Mini-Review: M in the Middle

M.

When I reviewed the book M is for Autism, I said I wanted to hear more about this girl who calls herself “M.”  I lost my copy of the book, and when I went on Amazon to buy a new one I discovered the students and their teacher had written a sequel.  I was hand-flapping excited (though I tried to tone that down when I told Mom I ordered them).

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Both books arrived yesterday, and I was so startled by M in the Middle‘s thicker size that for a moment I thought they sent the wrong book.  But no, it’s a longer novel.  I missed the colorful pages of M is for Autism, but they occasionally play with the fonts and type to help M communicate.

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This is what happens when you have autistic girls write a novel about an autistic girl.

 

I re-read M is for Autism last night to prepare for the sequel.  I was a little surprised by *just* how short it is; I think that I was so engrossed in the scenes and M’s mind when I first read it that it felt “bigger.”  I loved it just as much the second time.

I was impressed by the consistency of the character and her voice between the two books.  Our main character and narrator is now in year 8 in England (7th grade, here in the States).  She got her autism diagnosis a year ago, and her wonderful therapist has been helping her understand herself and develop strategies for dealing with her often-crippling anxiety.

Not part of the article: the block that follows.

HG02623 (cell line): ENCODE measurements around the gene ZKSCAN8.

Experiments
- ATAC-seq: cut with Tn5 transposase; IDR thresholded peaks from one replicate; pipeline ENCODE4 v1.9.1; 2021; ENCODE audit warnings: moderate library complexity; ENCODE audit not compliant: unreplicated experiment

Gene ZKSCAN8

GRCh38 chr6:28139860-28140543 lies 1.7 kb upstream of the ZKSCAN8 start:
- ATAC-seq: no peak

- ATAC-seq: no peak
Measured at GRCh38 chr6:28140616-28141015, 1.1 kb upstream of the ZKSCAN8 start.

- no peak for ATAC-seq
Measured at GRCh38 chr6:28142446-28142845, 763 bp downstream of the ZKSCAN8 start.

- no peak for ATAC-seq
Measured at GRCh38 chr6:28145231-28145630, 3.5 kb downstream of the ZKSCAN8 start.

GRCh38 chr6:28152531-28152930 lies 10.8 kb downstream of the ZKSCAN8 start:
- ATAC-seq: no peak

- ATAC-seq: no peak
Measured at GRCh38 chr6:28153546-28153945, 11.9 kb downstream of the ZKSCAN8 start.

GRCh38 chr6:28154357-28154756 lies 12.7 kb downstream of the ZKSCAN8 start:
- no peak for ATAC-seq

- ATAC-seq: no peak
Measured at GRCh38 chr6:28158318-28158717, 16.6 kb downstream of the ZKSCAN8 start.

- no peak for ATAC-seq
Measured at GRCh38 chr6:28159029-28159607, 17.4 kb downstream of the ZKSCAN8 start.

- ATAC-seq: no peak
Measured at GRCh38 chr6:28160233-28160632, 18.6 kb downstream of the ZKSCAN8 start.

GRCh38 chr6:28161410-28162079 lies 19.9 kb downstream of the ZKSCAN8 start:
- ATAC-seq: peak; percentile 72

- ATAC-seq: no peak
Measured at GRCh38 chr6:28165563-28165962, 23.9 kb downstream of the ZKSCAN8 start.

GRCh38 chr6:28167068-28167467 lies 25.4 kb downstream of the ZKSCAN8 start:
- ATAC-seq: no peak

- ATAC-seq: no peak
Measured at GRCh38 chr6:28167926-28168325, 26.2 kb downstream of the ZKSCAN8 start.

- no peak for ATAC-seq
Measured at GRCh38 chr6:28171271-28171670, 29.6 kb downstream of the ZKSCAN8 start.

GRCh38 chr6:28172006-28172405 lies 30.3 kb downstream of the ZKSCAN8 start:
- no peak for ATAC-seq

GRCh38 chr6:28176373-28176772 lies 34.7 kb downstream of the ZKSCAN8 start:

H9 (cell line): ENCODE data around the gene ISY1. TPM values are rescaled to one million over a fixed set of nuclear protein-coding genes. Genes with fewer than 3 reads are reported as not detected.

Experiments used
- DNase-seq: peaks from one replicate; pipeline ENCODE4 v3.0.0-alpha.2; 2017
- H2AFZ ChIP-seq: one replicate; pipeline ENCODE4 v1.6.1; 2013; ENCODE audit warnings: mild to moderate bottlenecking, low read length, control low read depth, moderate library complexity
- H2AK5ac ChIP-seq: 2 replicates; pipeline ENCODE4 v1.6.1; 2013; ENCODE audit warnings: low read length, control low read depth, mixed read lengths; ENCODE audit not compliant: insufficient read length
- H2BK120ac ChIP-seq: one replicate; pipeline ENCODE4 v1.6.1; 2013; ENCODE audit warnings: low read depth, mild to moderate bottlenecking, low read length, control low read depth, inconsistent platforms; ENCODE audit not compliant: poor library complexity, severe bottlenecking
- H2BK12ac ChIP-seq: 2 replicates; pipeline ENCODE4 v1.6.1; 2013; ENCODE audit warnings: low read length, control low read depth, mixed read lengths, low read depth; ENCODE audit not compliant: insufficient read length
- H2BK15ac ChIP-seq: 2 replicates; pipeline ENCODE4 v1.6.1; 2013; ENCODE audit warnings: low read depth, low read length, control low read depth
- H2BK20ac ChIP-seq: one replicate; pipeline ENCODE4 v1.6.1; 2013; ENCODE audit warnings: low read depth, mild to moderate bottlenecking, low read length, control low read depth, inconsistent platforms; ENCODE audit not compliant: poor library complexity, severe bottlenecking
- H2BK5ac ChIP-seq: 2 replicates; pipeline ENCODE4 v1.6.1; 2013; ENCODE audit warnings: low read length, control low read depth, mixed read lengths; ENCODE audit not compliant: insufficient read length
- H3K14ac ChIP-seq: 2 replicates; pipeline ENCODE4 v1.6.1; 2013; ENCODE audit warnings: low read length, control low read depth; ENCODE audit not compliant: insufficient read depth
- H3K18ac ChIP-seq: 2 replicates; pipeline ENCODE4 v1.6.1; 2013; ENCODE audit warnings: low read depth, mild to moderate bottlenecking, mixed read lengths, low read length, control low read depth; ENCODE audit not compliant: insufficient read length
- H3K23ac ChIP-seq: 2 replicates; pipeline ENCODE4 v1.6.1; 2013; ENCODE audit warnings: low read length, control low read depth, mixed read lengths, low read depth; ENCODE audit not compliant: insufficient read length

I do want to caution those of you who struggle(d) with anxiety.  The authors do an incredible job of provoking empathy for their anxious narrator.  Pretty much any time M was taking deep breaths or using another calming strategy, I found myself taking deep breaths along with her.  I read the book in one day – partly because it was so good, and partly because I didn’t want to drag out my time living in her anxious mind.

We get a fuller picture of M’s life in this longer book.  She deals with INCREDIBLY frustrating adults who do pretty much the opposite of what this poor girl needs, fueling her anxiety and pushing her towards mutism.  She encounters a few people who get her, show her kindness, and help her find her voice again.  She has “friends” who turn into horrible bullies and she has friends.  She has an obsessive crush on an older boy, and wonders if she can have a “normal” future.  She tries so hard to fit in.  She tries so hard to have friends.  She tries so hard to do the right things at school.  She tries so hard to combat her anxiety.  She tries so hard to connect with her family while recognizing she can’t do the things they want her to do to show that connection.  She tries. So. Damn. Hard.